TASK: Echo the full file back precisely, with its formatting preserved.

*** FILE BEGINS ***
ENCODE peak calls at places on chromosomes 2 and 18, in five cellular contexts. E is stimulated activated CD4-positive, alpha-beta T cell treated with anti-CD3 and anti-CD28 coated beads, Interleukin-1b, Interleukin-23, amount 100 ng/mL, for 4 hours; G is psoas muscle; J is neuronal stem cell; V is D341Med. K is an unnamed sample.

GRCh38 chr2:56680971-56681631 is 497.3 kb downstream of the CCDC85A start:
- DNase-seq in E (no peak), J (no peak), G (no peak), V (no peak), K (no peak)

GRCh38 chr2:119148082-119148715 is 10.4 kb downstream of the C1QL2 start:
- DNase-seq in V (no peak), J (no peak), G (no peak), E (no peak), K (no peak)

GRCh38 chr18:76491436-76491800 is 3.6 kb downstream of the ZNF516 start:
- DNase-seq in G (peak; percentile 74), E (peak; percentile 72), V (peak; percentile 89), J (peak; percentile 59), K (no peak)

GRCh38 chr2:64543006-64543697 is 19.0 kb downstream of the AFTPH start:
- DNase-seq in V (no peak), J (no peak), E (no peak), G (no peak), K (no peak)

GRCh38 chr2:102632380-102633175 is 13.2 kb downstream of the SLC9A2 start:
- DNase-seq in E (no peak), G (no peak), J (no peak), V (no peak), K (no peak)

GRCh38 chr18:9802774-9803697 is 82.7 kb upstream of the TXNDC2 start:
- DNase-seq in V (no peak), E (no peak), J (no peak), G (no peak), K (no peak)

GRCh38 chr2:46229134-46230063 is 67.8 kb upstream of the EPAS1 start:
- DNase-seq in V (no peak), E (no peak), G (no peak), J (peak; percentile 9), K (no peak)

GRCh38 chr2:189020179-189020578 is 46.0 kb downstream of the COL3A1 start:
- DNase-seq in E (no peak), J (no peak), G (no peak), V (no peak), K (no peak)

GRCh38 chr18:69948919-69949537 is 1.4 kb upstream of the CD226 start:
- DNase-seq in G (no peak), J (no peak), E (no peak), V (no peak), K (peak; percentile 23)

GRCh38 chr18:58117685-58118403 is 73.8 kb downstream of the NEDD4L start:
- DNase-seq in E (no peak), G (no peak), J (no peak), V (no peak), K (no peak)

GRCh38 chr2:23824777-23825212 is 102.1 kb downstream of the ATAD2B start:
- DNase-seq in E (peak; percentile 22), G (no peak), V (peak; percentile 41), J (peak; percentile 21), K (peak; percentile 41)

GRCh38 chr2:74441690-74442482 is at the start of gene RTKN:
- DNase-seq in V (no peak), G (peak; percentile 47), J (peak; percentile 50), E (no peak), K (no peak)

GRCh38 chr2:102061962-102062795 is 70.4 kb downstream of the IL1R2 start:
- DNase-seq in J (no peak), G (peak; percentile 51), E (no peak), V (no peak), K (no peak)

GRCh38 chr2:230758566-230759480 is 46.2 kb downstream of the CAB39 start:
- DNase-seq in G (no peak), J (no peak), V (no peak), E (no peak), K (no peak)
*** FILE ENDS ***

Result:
ENCODE peak calls at places on chromosomes 2 and 18, in five cellular contexts. E is stimulated activated CD4-positive, alpha-beta T cell treated with anti-CD3 and anti-CD28 coated beads, Interleukin-1b, Interleukin-23, amount 100 ng/mL, for 4 hours; G is psoas muscle; J is neuronal stem cell; V is D341Med. K is an unnamed sample.

GRCh38 chr2:56680971-56681631 is 497.3 kb downstream of the CCDC85A start:
- DNase-seq in E (no peak), J (no peak), G (no peak), V (no peak), K (no peak)

GRCh38 chr2:119148082-119148715 is 10.4 kb downstream of the C1QL2 start:
- DNase-seq in V (no peak), J (no peak), G (no peak), E (no peak), K (no peak)

GRCh38 chr18:76491436-76491800 is 3.6 kb downstream of the ZNF516 start:
- DNase-seq in G (peak; percentile 74), E (peak; percentile 72), V (peak; percentile 89), J (peak; percentile 59), K (no peak)

GRCh38 chr2:64543006-64543697 is 19.0 kb downstream of the AFTPH start:
- DNase-seq in V (no peak), J (no peak), E (no peak), G (no peak), K (no peak)

GRCh38 chr2:102632380-102633175 is 13.2 kb downstream of the SLC9A2 start:
- DNase-seq in E (no peak), G (no peak), J (no peak), V (no peak), K (no peak)

GRCh38 chr18:9802774-9803697 is 82.7 kb upstream of the TXNDC2 start:
- DNase-seq in V (no peak), E (no peak), J (no peak), G (no peak), K (no peak)

GRCh38 chr2:46229134-46230063 is 67.8 kb upstream of the EPAS1 start:
- DNase-seq in V (no peak), E (no peak), G (no peak), J (peak; percentile 9), K (no peak)

GRCh38 chr2:189020179-189020578 is 46.0 kb downstream of the COL3A1 start:
- DNase-seq in E (no peak), J (no peak), G (no peak), V (no peak), K (no peak)

GRCh38 chr18:69948919-69949537 is 1.4 kb upstream of the CD226 start:
- DNase-seq in G (no peak), J (no peak), E (no peak), V (no peak), K (peak; percentile 23)

GRCh38 chr18:58117685-58118403 is 73.8 kb downstream of the NEDD4L start:
- DNase-seq in E (no peak), G (no peak), J (no peak), V (no peak), K (no peak)

GRCh38 chr2:23824777-23825212 is 102.1 kb downstream of the ATAD2B start:
- DNase-seq in E (peak; percentile 22), G (no peak), V (peak; percentile 41), J (peak; percentile 21), K (peak; percentile 41)

GRCh38 chr2:74441690-74442482 is at the start of gene RTKN:
- DNase-seq in V (no peak), G (peak; percentile 47), J (peak; percentile 50), E (no peak), K (no peak)

GRCh38 chr2:102061962-102062795 is 70.4 kb downstream of the IL1R2 start:
- DNase-seq in J (no peak), G (peak; percentile 51), E (no peak), V (no peak), K (no peak)

GRCh38 chr2:230758566-230759480 is 46.2 kb downstream of the CAB39 start:
- DNase-seq in G (no peak), J (no peak), V (no peak), E (no peak), K (no peak)